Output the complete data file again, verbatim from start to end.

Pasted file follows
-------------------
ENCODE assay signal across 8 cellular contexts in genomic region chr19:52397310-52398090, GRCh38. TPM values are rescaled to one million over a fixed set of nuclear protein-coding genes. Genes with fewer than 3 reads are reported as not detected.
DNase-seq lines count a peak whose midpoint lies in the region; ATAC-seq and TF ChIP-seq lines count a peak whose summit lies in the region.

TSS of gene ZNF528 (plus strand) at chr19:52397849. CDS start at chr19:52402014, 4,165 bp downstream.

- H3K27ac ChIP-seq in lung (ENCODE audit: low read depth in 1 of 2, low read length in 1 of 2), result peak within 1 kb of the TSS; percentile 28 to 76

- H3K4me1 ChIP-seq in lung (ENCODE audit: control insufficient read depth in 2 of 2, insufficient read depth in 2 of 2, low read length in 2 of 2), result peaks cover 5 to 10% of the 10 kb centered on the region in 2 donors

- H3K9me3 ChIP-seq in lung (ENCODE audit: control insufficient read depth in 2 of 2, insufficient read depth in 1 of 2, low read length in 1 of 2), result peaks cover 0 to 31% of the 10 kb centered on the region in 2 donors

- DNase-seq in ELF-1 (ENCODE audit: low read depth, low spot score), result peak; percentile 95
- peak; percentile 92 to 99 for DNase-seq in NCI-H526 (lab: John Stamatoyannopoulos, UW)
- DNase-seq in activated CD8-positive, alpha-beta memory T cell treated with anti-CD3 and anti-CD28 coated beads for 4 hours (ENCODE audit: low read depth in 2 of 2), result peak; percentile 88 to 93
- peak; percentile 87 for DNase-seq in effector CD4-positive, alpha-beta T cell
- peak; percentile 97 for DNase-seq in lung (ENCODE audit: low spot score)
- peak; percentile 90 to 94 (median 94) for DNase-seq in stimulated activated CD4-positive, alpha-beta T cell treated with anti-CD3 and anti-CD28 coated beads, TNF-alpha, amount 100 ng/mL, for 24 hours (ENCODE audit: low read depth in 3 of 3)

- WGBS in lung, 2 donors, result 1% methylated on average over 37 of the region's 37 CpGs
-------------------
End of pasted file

ENCODE assay signal across 8 cellular contexts in genomic region chr19:52397310-52398090, GRCh38. TPM values are rescaled to one million over a fixed set of nuclear protein-coding genes. Genes with fewer than 3 reads are reported as not detected.
DNase-seq lines count a peak whose midpoint lies in the region; ATAC-seq and TF ChIP-seq lines count a peak whose summit lies in the region.

TSS of gene ZNF528 (plus strand) at chr19:52397849. CDS start at chr19:52402014, 4,165 bp downstream.

- H3K27ac ChIP-seq in lung (ENCODE audit: low read depth in 1 of 2, low read length in 1 of 2), result peak within 1 kb of the TSS; percentile 28 to 76

- H3K4me1 ChIP-seq in lung (ENCODE audit: control insufficient read depth in 2 of 2, insufficient read depth in 2 of 2, low read length in 2 of 2), result peaks cover 5 to 10% of the 10 kb centered on the region in 2 donors

- H3K9me3 ChIP-seq in lung (ENCODE audit: control insufficient read depth in 2 of 2, insufficient read depth in 1 of 2, low read length in 1 of 2), result peaks cover 0 to 31% of the 10 kb centered on the region in 2 donors

- DNase-seq in ELF-1 (ENCODE audit: low read depth, low spot score), result peak; percentile 95
- peak; percentile 92 to 99 for DNase-seq in NCI-H526 (lab: John Stamatoyannopoulos, UW)
- DNase-seq in activated CD8-positive, alpha-beta memory T cell treated with anti-CD3 and anti-CD28 coated beads for 4 hours (ENCODE audit: low read depth in 2 of 2), result peak; percentile 88 to 93
- peak; percentile 87 for DNase-seq in effector CD4-positive, alpha-beta T cell
- peak; percentile 97 for DNase-seq in lung (ENCODE audit: low spot score)
- peak; percentile 90 to 94 (median 94) for DNase-seq in stimulated activated CD4-positive, alpha-beta T cell treated with anti-CD3 and anti-CD28 coated beads, TNF-alpha, amount 100 ng/mL, for 24 hours (ENCODE audit: low read depth in 3 of 3)

- WGBS in lung, 2 donors, result 1% methylated on average over 37 of the region's 37 CpGs